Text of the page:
Quebec’s language law poses challenge to new elder’s home in Listuguj  

Most First Nations and Inuit communities in province are English speaking.  


The Waqatasq Elder Home has been a dream of the Quebec-based Mi’gmaq First Nation of Listuguj for 30 years.

Now that the end of construction is in sight after COVID-related delays, the facility faces another unexpected obstacle: they need to recruit 25 English-speaking professionals, like nurses, after the passage of Quebec language law Bill 96.

“We’ve pushed hard to build capacity as a community and this law may impose something on us that really challenges the capacity we’re building and the services we want to offer to our people,” said Listuguj Chief Darcy Gray.

Many First Nations in the province — along with Inuit in Nunaviq — were forced to learn English, not French.

Listuguj is one such community, and, like many First Nations, are in the process of revitalizing their own language.

“If I’m working here in the community, for the most part my clients are going to be English or Mi’gmaq-speaking. That’s not the language I need. The languages I need and the effort I should be putting in is to learn Mi’gmaq,” said Gray.

Bill 96 was passed in Quebec’s National Assembly in May 2022, to the dismay of many Quebec-based Indigenous communities.

It further cements French as Quebec’s only official language by adding more regulations to the French Language Charter.

Provincially-regulated professions like nurses and lawyers require obtaining a professional order. Quebec requires French proficiency to get certified in most cases.

Gray said he knows first-hand how difficult it can be to get an exemption to the French requirement for a professional order. Before becoming chief, he went to a university in New Brunswick to become a therapist.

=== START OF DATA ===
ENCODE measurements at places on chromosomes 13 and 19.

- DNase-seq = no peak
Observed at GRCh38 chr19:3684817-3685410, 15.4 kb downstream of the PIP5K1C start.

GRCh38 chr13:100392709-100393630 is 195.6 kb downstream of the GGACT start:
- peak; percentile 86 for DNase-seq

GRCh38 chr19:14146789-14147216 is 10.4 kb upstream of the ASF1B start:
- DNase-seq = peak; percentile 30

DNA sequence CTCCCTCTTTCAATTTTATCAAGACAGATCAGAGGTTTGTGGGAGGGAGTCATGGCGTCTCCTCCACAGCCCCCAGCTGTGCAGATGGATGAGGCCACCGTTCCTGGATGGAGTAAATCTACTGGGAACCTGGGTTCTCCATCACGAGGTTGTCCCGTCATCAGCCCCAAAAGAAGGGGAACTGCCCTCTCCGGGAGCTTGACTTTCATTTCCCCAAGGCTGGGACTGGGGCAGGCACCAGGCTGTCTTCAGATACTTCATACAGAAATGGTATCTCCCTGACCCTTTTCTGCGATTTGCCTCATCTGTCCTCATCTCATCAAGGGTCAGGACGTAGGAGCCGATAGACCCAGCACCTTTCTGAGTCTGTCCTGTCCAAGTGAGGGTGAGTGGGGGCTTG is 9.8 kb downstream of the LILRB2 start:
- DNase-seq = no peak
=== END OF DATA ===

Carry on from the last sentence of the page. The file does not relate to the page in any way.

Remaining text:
“We have recognized therapists that can’t come work in Listuguj because they didn’t meet the standard of Quebec, yet they meet the standard of Canada,” said Gray.

In order to work in Listuguj without French, English-speaking workers need to live on-reserve — and even then, their licence to practice is restricted to First Nations reserves and Inuit communities.

They can’t even live in the neighbouring town of Pointe-à-la-Croix, across the street from Listuguj.

“Why is it that we would be, say, protected in our little community bubble, right, that doesn’t apply. So, I could be recognized here as fully meeting the standard, but I walk across the street and I no longer meet that standard,” said Gray.

With the passage of Bill-96, professionals are now not only required to prove their French proficiency once, but “shall, as long as the permit is held, maintain knowledge of the official language that is appropriate to the practice of the profession” if they wish to practice outside of First Nations reserves.

While exceptions can be made, it’s to the discretion of the minister of the French Language.

Donna Metallic, Listuguj’s health director, said these additional caveats could further discourage professionals from practicing in Quebec.

“Before Covid, there was a shortage, now Covid happened, so now there’s a real shortage of professional people,” said Metallic.

The Quebec language law also further limits requiring English for employment — that is, employers are not meant to require an employee to speak a language other than French unless absolutely necessary — and also limits the use of English within the workplace.

Metallic fears that this will exacerbate the lack of English documentation Listuguj receives from the health ministry.

“Most of the documentation that we get that our clinical team receives now is all in French. We do have staff here that can translate, but we have to be very careful in the translation,” she said.

“And it shouldn’t be like that. The ministry should understand that we’re an English-speaking community. There’s ten [English-speaking First Nations] in the province, I don’t know if they know that we still exist, we’re here, we’re not going to go anywhere.”

She said that Quebec’s health ministry needs to sit down with English-speaking First Nations to hear their concerns.

“Quebec, they have France that they can go back to. We don’t. We just have ourselves. We’re revitalizing our language and it’s the first language of our people. So they should be taking that all into consideration,” said Metallic.

Emelia holds a BA in Global Political Economy from the University of Manitoba. Prior to joining the APTN News team in Montreal, she was a reporter and editor for The Manitoban and has worked as a freelance writer. Fournier is a member of the Métis Nation.

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